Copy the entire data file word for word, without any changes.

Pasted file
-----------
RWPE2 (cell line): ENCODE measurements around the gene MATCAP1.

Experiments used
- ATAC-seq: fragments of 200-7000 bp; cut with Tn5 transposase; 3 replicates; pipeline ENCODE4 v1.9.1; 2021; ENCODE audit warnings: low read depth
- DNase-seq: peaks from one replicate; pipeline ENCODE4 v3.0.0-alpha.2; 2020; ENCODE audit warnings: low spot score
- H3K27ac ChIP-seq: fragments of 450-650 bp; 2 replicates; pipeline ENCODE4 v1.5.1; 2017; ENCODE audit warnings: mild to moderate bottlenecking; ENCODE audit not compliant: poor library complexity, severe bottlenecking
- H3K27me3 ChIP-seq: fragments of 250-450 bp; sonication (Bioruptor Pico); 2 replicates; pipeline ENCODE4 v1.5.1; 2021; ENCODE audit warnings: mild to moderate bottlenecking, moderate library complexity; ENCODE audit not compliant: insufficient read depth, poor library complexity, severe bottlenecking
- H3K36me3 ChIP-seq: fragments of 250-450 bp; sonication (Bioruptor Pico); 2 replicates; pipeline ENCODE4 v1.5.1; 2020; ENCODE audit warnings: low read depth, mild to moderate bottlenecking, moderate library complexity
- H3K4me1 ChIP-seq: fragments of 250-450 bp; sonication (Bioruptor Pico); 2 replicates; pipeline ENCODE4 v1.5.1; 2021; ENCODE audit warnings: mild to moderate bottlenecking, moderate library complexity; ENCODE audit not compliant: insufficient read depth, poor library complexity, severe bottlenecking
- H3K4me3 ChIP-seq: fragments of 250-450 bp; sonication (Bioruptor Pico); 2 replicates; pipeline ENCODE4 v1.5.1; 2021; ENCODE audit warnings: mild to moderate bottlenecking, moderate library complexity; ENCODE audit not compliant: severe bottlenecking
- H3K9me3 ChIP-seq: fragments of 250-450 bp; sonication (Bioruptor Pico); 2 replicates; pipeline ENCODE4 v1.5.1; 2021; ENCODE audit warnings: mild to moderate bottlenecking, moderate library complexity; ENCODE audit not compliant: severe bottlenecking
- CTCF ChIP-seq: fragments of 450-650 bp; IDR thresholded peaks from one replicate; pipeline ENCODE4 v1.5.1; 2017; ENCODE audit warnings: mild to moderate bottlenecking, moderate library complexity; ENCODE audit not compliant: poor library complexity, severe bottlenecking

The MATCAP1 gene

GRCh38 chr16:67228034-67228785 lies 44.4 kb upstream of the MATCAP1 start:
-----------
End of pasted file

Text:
RWPE2 (cell line): ENCODE measurements around the gene MATCAP1.

Experiments used
- ATAC-seq: fragments of 200-7000 bp; cut with Tn5 transposase; 3 replicates; pipeline ENCODE4 v1.9.1; 2021; ENCODE audit warnings: low read depth
- DNase-seq: peaks from one replicate; pipeline ENCODE4 v3.0.0-alpha.2; 2020; ENCODE audit warnings: low spot score
- H3K27ac ChIP-seq: fragments of 450-650 bp; 2 replicates; pipeline ENCODE4 v1.5.1; 2017; ENCODE audit warnings: mild to moderate bottlenecking; ENCODE audit not compliant: poor library complexity, severe bottlenecking
- H3K27me3 ChIP-seq: fragments of 250-450 bp; sonication (Bioruptor Pico); 2 replicates; pipeline ENCODE4 v1.5.1; 2021; ENCODE audit warnings: mild to moderate bottlenecking, moderate library complexity; ENCODE audit not compliant: insufficient read depth, poor library complexity, severe bottlenecking
- H3K36me3 ChIP-seq: fragments of 250-450 bp; sonication (Bioruptor Pico); 2 replicates; pipeline ENCODE4 v1.5.1; 2020; ENCODE audit warnings: low read depth, mild to moderate bottlenecking, moderate library complexity
- H3K4me1 ChIP-seq: fragments of 250-450 bp; sonication (Bioruptor Pico); 2 replicates; pipeline ENCODE4 v1.5.1; 2021; ENCODE audit warnings: mild to moderate bottlenecking, moderate library complexity; ENCODE audit not compliant: insufficient read depth, poor library complexity, severe bottlenecking
- H3K4me3 ChIP-seq: fragments of 250-450 bp; sonication (Bioruptor Pico); 2 replicates; pipeline ENCODE4 v1.5.1; 2021; ENCODE audit warnings: mild to moderate bottlenecking, moderate library complexity; ENCODE audit not compliant: severe bottlenecking
- H3K9me3 ChIP-seq: fragments of 250-450 bp; sonication (Bioruptor Pico); 2 replicates; pipeline ENCODE4 v1.5.1; 2021; ENCODE audit warnings: mild to moderate bottlenecking, moderate library complexity; ENCODE audit not compliant: severe bottlenecking
- CTCF ChIP-seq: fragments of 450-650 bp; IDR thresholded peaks from one replicate; pipeline ENCODE4 v1.5.1; 2017; ENCODE audit warnings: mild to moderate bottlenecking, moderate library complexity; ENCODE audit not compliant: poor library complexity, severe bottlenecking

The MATCAP1 gene

GRCh38 chr16:67228034-67228785 lies 44.4 kb upstream of the MATCAP1 start: